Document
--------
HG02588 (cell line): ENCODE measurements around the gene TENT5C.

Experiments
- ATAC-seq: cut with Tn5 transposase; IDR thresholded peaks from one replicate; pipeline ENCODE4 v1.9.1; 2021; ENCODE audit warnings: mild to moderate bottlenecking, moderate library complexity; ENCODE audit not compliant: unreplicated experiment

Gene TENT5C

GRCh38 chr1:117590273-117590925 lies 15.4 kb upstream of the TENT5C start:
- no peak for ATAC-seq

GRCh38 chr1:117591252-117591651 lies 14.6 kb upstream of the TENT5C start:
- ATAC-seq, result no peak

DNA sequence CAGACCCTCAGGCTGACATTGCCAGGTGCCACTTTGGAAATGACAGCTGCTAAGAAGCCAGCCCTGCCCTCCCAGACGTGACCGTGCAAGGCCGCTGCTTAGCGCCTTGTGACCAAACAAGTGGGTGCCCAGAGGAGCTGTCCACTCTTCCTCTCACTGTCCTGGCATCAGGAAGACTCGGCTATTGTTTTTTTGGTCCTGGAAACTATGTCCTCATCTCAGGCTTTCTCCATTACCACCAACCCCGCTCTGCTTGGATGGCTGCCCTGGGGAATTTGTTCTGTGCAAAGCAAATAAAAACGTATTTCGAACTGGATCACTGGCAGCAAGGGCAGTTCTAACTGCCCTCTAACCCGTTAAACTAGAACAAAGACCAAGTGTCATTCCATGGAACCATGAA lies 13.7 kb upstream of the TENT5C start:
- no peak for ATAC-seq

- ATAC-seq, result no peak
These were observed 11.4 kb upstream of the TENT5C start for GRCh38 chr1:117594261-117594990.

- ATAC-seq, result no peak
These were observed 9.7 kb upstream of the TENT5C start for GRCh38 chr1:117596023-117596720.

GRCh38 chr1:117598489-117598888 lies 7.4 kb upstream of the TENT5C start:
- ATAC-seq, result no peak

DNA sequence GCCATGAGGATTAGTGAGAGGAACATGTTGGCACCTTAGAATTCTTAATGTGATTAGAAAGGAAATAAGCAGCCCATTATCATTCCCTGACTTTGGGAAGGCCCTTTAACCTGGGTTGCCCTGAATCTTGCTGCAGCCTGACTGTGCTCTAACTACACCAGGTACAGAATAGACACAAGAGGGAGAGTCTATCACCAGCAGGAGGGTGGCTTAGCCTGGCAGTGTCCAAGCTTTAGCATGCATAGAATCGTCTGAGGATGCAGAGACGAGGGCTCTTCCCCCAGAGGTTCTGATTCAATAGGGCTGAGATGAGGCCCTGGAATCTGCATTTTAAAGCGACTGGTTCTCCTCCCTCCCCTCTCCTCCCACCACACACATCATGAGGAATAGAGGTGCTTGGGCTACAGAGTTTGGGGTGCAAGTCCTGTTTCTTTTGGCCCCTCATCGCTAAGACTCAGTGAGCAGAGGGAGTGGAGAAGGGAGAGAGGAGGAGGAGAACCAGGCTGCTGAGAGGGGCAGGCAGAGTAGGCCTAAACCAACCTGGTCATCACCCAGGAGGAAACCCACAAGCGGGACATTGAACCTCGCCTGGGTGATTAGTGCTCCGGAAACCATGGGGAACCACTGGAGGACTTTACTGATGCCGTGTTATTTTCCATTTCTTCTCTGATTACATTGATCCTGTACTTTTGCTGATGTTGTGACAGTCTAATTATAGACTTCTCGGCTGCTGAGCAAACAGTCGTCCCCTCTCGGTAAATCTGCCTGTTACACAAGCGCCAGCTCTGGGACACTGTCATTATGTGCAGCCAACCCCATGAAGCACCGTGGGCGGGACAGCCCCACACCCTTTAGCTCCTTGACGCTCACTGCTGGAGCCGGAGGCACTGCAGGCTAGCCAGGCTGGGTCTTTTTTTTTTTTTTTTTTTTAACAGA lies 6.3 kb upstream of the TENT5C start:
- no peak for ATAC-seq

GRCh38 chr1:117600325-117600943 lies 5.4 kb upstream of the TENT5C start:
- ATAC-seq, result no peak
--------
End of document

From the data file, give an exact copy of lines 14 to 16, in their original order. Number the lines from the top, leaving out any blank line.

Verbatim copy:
These were observed 9.7 kb upstream of the TENT5C start for GRCh38 chr1:117596023-117596720.

GRCh38 chr1:117598489-117598888 lies 7.4 kb upstream of the TENT5C start:
- ATAC-seq, result no peak